Amid tight security, a woman holds up a sign saying 'I am a Muslim. I come to share your grief' as members of the public pay respects at the funeral of Charlie Hebdo a cartoonist on Jan. 15, 2015 in Paris, France.
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European leaders: Reject religious intolerance

European leaders have urged their citizens to reject religious intolerance in the wake of violence that rocked Paris last week and left 17 people dead.

Leaders have pushed back Thursday against both the anti-Semitism that inspired a deadly attack on a kosher grocery store in Paris, and the anti-Muslim sentiment behind reprisal attacks against mosques in the area. The deadly attacks last week in Paris have sent shock waves through the Jewish and Muslim communities.

“The first victims of fanaticism and intolerance are Muslims,” French President Françoise Hollande said Thursday morning at the Arab World Institute. 

“Islam is part of Germany,” German Chancellor Angela Merkel said Thursday in a separate speech. “We won’t allow ourselves to be divided by those who use the terrorist attacks to place Muslims under blanket suspicion. Every marginalization of Muslims in Germany, every blanket judgment, is unacceptable.”

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These efforts to calm tensions come as security officials hunt for potential accomplices who might have assisted in the attacks in Paris. Last week, two al Qaeda-linked gunmen stormed the offices of satirical magazine Charlie Hebdo, killing eight journalists, a maintenance worker and two police officers. Another gunman linked to the Charlie Hebdo attackers killed four hostages in the kosher market before authorities stormed the store. 

In Spain, officials are reportedly seeking out leads that the presumed shooter at the kosher supermarket, Amedy Coulibaly, was in Spain around the New Year, just days before the attack. His common-law wife, Hayat Boumeddiene, who is a fourth suspect in the case, was previously known to be in Spain before last week’s attacks.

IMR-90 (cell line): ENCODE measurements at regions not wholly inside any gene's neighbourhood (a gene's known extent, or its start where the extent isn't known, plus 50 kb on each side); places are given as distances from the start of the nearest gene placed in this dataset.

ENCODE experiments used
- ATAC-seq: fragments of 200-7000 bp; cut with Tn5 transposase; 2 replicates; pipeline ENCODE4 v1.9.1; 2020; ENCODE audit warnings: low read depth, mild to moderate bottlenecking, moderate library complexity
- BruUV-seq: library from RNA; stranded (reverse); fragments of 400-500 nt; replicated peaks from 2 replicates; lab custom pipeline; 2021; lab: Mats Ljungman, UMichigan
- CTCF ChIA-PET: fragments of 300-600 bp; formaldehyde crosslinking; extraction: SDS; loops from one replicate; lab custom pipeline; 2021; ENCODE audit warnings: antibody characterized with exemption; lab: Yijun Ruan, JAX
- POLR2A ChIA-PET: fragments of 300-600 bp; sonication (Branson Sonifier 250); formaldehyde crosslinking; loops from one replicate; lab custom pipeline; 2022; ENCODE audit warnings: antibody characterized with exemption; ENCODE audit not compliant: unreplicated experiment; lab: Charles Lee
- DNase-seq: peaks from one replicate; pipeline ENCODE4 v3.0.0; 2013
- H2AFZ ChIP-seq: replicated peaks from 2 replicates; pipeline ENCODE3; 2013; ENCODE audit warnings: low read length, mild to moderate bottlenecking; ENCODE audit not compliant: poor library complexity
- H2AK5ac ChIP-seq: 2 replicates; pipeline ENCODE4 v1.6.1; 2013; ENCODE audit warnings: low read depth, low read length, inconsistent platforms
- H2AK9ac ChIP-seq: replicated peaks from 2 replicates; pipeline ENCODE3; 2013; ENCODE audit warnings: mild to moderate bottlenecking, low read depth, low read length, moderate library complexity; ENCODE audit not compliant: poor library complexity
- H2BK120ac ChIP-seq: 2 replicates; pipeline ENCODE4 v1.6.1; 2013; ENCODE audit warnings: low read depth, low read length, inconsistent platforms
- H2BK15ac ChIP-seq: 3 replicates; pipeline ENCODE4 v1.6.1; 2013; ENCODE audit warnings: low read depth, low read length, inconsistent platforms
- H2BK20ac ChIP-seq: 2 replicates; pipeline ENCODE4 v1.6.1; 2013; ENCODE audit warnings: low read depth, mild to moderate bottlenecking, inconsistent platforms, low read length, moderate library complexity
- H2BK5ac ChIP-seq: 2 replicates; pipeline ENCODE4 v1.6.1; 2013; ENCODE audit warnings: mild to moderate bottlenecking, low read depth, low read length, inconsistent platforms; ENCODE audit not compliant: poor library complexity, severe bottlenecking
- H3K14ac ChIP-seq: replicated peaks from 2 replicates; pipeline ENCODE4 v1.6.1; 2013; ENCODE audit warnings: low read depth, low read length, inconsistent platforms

Authorities are also seeking out potential accomplices in Paris. Officials in Turkey arrested a man as he attempted to enter Syria on allegations of terrorism in connection to the attacks.

Despite the leaders’ speeches, it’s clear an anti-Islamic sentiment has taken hold in some parts of Europe. In Germany, a political movement called Pegida, or the “Patriotic Europeans against Islamisation of the Occident,” is working to incite anti-Islamic sentiment in the wake of the Paris attacks. The group has hosted a dozen rallies protesting immigrants and Muslims, including one in Dresden that brought out 25,000 protesters.

In France, police have been deployed to protect mosques and other sites around the country, but officials reported that mosques had been attacked and defaced. There have been 60 attacks and threats since the terror attacks, the Associated Press reported earlier this week. French right-wing politician Marine Le Pen, leader of the National Front, argued that the attacks vindicated her party’s nationalist and xenophobic views shortly after the massacre at Charlie Hebdo.

RELATED: Al Qaeda claims responsibility for terror in Paris

“Anti-Muslim acts, like anti-Semitism, should not only be denounced, but severely punished,” Hollande said in his address Thursday. 

Merkel called anti-Semitism and Islamic terrorism “two of the great evils of our time,” and said fighting “anti-Semtiism is a state and civic duty,” for Germany, because of the Holocaust.

Last year, 7,000 Jews moved from France due to an uptick in perceived anti-Semitism, according to The Jewish Agency, a nonprofit that facilitates emigration to Israel. That number was expected to top 10,000 this year, but those estimates are being revised in the wake of the anti-Semetic attacks, the agency told NBC News.